I asked Grassley how he learned that the RAT Board was part of the stimulus bill. You'd think that as a member of the House-Senate conference committee, he would have known all about it. But it turns out Grassley's office first heard about the provision creating the RAT Board last Wednesday, in a tip from a worried inspector general. It wasn't until Friday morning — after the bill was finished and just hours before the Senate was to begin voting — that Grassley discovered the board was in the final text. "This was snuck in," Grassley told me. "It wasn't something that was debated."

Snuck in by whom? It's not entirely clear. "I intend to get down to the bottom of where this comes from," Grassley vowed. "And quite frankly, it better not come from this administration, because this administration has reminded us that it is not about business as usual, that it is for total transparency."

Maybe not this time. When I inquired with the office of a Democratic senator, one who is a big fan of inspectors general, I was told the RAT Board was "something the Obama administration wanted included in this bill." When I asked the White House, staffers told me they'd look into it. So for now, at least, there's been no claim of paternity.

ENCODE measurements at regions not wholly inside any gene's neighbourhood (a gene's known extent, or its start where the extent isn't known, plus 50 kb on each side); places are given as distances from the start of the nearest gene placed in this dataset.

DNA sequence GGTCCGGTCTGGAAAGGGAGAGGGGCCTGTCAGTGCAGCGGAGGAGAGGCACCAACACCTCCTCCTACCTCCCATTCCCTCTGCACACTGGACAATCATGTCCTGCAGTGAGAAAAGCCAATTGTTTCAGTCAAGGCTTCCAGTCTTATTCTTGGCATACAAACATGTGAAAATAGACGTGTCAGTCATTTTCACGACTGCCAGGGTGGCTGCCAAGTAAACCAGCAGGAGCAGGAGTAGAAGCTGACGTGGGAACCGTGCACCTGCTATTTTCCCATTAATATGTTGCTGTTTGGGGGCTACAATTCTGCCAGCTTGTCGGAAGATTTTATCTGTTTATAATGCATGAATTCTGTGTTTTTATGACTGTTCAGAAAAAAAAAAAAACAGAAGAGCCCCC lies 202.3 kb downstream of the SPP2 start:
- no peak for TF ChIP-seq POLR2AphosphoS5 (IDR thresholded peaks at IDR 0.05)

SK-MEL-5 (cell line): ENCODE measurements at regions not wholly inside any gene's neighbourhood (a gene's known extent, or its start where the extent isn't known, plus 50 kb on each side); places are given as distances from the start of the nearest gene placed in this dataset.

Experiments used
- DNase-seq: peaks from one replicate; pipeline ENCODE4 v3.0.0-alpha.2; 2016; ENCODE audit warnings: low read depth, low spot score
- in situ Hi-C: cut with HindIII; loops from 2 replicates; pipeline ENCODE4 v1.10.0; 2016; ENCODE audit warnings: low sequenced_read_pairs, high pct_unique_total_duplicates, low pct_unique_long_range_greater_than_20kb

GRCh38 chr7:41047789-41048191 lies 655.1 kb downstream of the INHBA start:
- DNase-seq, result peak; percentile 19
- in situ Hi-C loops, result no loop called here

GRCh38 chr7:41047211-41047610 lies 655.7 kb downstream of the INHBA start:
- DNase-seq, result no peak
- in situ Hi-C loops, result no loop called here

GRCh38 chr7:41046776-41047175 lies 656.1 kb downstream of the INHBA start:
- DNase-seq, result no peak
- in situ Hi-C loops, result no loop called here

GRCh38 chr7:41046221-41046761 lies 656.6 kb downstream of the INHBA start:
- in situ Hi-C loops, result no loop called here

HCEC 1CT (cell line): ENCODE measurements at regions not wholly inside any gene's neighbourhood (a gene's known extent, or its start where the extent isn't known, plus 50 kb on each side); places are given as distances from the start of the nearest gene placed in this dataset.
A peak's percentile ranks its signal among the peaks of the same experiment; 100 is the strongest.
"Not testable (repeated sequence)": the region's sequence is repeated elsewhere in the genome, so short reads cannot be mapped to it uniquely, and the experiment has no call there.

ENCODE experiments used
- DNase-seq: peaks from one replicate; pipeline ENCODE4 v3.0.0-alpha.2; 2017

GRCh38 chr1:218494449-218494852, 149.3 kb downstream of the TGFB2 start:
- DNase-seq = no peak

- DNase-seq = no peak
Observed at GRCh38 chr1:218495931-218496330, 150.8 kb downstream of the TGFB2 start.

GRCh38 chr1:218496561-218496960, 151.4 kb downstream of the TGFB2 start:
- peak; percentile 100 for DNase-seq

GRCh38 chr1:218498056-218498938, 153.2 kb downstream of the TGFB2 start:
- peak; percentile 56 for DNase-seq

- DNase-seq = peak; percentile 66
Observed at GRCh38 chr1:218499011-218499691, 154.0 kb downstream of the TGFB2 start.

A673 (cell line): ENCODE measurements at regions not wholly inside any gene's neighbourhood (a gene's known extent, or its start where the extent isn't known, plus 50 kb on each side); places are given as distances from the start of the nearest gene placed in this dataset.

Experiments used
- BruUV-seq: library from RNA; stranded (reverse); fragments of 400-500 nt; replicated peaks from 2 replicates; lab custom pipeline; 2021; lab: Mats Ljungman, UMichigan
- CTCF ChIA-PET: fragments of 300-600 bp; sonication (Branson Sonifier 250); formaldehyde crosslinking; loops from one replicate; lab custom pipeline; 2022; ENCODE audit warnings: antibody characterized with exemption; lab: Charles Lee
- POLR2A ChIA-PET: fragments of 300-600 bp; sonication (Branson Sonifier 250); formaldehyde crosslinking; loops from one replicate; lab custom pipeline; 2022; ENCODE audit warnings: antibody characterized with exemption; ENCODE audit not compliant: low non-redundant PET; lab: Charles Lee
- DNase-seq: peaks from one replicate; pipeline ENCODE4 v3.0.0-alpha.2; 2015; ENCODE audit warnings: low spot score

The RAT Board has all sorts of other things wrong with it. For one thing, it's redundant; there is already a board through which inspectors general police themselves, created last year in the Inspectors General Reform Act. For another thing, it could complicate criminal investigations stemming from inspector general probes. And then there's the question of what it has to do with stimulating the economy.

But none of that matters now. It's the law.

Last Friday, when he learned the RAT Board was in the final bill, Grassley wanted to voice his objections on the Senate floor. But there was no time in the rush to a vote, so Grassley's statement went unread. "It's fitting that the acronym for this board is RAT," he was prepared to tell the Senate, "because that's what I smell here."

Byron York, The Examiner's chief political correspondent, can be contacted at His stories and blogs can be read daily at

And more:

Stimulus Mousetrap

By INVESTOR'S BUSINESS DAILY | Posted Thursday, February 19, 2009 4:20 PM PT

Environment: The controversy over the Salt Marsh Harvest Mouse goes on. It's not in the stimulus bill per se, but protecting its habitat is. And protecting critters' habitats has hurt the economy, cost lives and lost jobs.